All the systems of our culture are ripping us away from one another, and few of us have awakened to what is happening.  Our imaginations need the shared experience of life, goodness, and beauty.  We cannot know for sure what will happen in us and through us together, but I think it will be something beautiful as we let go of all our controlling individualistic ways of life.

How can we live into a more interdependent way of life together?

http://www.amazon.com/The-Communal-Imagination-Finding-Together/dp/1495487423/ref=sr_1_1?ie=UTF8&qid=1402576554&sr=8-1&keywords=The+Communal+Imagination

Learning Wisdom Through the Writings of Wendell Berry

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  • The need for better communities

“If we are to hope to correct our abuses of each other and of other races and of our land, and if our effort to correct these abuses is to be more than a political fad that will in the long run be only another form of abuse, then we are going to have to go far beyond public protest and political action.  We are going to have to rebuild the substance and integrity of private life in this country.  We are going to have to gather up the fragments of knowledge and responsibility that we have parceled out to the bureaus and the corporations and the specialists, and put those fragments back together in our own minds and in our families and households and neighborhoods.  We need better government, no doubt about it.  But we also need better minds, better friendships, better marriages, better communities.  We need persons and households that do not have to wait upon organizations, but can make necessary changes in themselves, on their own.”  A Continuous Harmony: Essays Cultural and Agricultural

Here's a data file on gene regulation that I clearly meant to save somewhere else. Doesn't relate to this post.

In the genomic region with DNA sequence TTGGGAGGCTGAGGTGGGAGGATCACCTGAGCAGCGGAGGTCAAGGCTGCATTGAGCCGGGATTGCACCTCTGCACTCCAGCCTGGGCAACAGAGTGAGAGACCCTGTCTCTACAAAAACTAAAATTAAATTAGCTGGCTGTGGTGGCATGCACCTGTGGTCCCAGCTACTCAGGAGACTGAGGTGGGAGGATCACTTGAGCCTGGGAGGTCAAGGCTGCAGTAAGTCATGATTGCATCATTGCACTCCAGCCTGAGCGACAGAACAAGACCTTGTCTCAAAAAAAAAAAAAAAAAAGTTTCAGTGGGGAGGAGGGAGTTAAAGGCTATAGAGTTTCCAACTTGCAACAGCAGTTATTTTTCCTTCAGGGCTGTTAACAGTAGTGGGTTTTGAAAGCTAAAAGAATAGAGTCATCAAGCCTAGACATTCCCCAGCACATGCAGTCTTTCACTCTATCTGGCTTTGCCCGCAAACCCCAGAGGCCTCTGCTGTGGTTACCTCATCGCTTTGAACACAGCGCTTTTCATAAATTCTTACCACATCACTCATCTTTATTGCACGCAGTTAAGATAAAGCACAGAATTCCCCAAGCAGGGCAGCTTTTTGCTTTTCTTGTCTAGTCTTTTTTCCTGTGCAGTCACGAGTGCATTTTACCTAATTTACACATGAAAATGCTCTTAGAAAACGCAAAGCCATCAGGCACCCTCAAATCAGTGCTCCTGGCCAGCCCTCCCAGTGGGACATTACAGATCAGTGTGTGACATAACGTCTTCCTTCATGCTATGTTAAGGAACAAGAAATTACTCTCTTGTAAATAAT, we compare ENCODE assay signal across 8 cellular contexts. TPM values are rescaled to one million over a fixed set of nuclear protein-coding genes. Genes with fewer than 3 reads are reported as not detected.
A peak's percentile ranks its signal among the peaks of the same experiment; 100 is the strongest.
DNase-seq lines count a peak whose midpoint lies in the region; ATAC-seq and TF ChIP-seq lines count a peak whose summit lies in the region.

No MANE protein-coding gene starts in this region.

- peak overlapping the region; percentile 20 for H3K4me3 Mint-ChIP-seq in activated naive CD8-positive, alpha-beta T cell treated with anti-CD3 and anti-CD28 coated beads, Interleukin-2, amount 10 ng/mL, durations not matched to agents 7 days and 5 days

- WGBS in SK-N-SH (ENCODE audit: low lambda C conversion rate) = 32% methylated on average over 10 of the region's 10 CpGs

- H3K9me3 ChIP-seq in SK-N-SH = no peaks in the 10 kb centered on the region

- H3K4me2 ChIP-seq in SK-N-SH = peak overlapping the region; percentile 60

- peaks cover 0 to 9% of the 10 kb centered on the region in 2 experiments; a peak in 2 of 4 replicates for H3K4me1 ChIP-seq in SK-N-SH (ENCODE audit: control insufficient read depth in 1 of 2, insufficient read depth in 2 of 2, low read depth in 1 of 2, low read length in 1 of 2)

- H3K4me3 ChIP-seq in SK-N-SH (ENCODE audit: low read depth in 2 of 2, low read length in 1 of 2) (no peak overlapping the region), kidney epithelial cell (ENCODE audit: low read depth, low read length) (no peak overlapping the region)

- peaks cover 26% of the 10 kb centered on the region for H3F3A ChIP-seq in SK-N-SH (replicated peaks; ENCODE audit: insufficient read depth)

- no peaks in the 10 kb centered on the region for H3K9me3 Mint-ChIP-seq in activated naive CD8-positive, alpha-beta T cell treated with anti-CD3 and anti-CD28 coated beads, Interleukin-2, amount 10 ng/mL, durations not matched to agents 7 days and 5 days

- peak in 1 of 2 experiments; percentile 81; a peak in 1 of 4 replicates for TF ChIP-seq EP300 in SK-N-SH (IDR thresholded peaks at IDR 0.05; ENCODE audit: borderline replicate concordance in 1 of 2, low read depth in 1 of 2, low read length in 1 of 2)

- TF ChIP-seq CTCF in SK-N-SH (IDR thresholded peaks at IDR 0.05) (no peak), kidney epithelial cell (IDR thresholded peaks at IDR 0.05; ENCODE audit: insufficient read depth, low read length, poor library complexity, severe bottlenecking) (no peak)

• How can a society live when its communities die?